Vitals: Fall 2015 – Resident Perspective, Dr. Omar Metwally and the Health Tech Boom


Resident Perspective - Dr. Omar MetwallyMeet Dr. Omar Metwally, A Tech Health Consultant & Resident at St. Mary’s Medical Center…

Silicon Valley has certainly had it’s influence on Bay Area residents, inspiring many physicians to explore anything from medical apps to speech recognition and machine learning algorithms that predict adverse events, as ways to improve and expand the American healthcare system. Indeed health tech is emerging as an exciting aspect in the field of medicine, and some resident physicians are taking on healthcare technology as a second full-time job.

Dr. Omar Metwally, a second year internal medicine resident at St. Mary’s Medical Center in San Francisco, knows first-hand the ways technology can improve patient care, and this is one of the issues he hopes to raise at the bargaining table as part of a newly established CIR chapter. Dr Metwally is a health technology consultant and co-founder of the SMS texting app, ‘’ which could replace the use of the traditional physician beeper. This app is less cumbersome, contains more details on the screen, and is also HIPAA compliant, a loophole that most new health tech ventures have to spend thousands in legal fees to jump through.

Dr. Metwally and his colleague, Dr. Seth Blumberg, realized early in their residencies that the current beeper system has two major problems: first, nurses often struggle to identify which team is taking care of which patient, and sometimes resort to randomly paging an on-call MD in hopes they’ve reached the correct physician. This method is completely inefficient in the face of a medical emergency, Dr. Metwally said. The second problem is the page only consists of a 4-digit “callback” number and gives no information on how emergent or non-urgent the page is.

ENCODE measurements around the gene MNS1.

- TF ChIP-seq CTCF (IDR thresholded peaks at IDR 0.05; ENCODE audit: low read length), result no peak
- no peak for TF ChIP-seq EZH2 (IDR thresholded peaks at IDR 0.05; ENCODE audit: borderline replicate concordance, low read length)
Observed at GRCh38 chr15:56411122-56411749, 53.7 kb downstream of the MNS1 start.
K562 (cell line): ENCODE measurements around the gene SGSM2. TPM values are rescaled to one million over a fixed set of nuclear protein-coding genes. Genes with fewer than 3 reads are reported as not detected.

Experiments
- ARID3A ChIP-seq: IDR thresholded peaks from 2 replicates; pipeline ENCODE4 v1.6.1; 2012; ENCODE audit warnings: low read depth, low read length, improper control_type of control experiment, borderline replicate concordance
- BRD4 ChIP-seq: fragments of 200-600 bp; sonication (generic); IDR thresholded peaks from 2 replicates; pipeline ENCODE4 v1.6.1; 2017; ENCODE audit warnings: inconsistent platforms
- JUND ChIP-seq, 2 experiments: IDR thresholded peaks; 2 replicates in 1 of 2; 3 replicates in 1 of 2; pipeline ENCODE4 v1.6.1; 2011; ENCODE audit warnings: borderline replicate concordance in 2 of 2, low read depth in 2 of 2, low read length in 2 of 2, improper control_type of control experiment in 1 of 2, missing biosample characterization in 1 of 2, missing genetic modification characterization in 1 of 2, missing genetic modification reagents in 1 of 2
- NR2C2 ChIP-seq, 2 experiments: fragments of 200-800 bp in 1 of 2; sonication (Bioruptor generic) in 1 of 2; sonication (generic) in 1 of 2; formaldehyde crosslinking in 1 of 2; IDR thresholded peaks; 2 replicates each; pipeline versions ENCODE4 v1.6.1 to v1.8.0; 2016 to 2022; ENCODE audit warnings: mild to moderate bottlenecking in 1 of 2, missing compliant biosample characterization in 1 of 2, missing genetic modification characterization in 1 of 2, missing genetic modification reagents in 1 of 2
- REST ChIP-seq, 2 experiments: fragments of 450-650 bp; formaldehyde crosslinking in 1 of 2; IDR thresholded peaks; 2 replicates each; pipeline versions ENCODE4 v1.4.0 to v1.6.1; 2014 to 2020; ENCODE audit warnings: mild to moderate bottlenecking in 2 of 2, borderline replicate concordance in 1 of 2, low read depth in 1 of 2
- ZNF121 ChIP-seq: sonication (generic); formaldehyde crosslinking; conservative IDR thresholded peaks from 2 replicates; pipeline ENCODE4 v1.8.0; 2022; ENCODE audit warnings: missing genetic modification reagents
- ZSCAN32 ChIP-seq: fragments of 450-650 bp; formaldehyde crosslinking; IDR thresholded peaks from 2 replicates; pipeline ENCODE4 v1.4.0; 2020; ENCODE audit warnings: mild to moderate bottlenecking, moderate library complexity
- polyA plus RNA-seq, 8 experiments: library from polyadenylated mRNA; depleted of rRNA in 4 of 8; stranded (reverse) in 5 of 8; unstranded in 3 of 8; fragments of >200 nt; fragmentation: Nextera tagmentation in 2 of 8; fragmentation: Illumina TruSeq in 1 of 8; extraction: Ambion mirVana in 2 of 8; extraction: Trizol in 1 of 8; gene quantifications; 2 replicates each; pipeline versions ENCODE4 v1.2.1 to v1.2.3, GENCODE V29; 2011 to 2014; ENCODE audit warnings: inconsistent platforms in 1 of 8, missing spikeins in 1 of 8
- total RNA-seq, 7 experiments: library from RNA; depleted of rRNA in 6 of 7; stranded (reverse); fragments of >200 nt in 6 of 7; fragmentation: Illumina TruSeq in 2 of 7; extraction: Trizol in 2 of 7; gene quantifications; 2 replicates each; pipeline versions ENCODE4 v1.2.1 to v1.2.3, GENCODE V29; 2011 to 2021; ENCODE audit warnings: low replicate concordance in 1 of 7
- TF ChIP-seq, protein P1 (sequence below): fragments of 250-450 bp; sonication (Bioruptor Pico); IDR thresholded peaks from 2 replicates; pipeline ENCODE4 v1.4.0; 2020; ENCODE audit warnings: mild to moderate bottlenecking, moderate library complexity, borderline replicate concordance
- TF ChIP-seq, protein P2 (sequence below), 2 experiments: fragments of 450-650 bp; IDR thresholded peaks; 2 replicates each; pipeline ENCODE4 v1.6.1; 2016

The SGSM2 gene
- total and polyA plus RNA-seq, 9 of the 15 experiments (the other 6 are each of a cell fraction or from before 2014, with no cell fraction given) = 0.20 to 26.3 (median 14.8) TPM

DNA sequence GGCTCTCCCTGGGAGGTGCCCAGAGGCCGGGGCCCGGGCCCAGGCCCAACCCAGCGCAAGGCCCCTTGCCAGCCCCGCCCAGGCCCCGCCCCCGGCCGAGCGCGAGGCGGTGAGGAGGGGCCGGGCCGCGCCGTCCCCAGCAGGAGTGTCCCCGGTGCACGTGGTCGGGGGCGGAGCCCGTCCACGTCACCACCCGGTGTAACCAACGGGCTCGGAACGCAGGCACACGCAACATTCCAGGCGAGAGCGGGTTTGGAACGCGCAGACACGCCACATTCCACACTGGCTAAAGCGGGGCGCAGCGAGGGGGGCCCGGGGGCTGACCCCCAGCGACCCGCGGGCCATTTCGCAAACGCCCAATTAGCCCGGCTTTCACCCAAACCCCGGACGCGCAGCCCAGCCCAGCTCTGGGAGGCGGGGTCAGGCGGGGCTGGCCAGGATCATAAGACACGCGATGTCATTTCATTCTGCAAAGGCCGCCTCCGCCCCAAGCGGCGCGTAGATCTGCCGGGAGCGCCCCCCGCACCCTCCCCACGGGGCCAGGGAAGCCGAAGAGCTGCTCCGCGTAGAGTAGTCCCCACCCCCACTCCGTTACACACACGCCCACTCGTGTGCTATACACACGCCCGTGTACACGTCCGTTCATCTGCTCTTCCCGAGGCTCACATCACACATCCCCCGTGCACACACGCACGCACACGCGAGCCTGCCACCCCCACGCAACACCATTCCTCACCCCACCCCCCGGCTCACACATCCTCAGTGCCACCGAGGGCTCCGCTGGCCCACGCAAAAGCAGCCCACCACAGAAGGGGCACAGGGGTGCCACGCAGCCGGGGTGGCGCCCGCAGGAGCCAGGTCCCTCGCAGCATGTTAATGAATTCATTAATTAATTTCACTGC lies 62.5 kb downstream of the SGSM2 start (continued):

The app lets users look up room numbers and send prioritized, SMS-based messages that include status details, room numbers, and the correct on-call physician name. The recipient can then acknowledge receipt of the message or respond to the text, eliminating inefficiencies within the current system.

Dr. Omar Metwally has been writing software since the age of twelve and always enjoyed building tools to solve problems, “It’s fun to be able to build tools to address some of the inefficiencies within medicine…My first undertaking in health tech was PulseBeat, a tech-enabled home healthcare company I co-founded. This experience opened my eyes to how desperately healthcare needs innovators.”

In addition, Dr. Metwally has helped design a Google Glass prototype meant to generate structured notations from unstructured audio-video data, just from “listening” and “watching” a patient-physician encounter while perched on a healthcare provider’s nose. This would eliminate the awkward “turning the back to the patient,” in order to take notes and add particulars to a patient’s medical records. Instead, the notes would be recorded for the doctor, and in real time.

“Google Glass is still an early prototype, but I can foresee a more mature iteration being used routinely in hospitals and clinics in the coming years. It’s thrilling to be part of a community of tech entrepreneurs who are shaping how healthcare will look in the coming decade.” Dr. Metwally said.

Medicine is a particularly risk-averse industry, so getting hospitals to adopt progressive technology aids can be difficult. Dr. Metwally hopes that all institutions will eventually embrace the growing technology services available. “The challenges of applying technology to healthcare isn’t a technological one, but an organizational one. The technology is here; what we need most of all is a paradigm shift at the executive level,” Dr. Metwally said.

For other tips and musings on health technology, visit Dr. Metwally’s blog: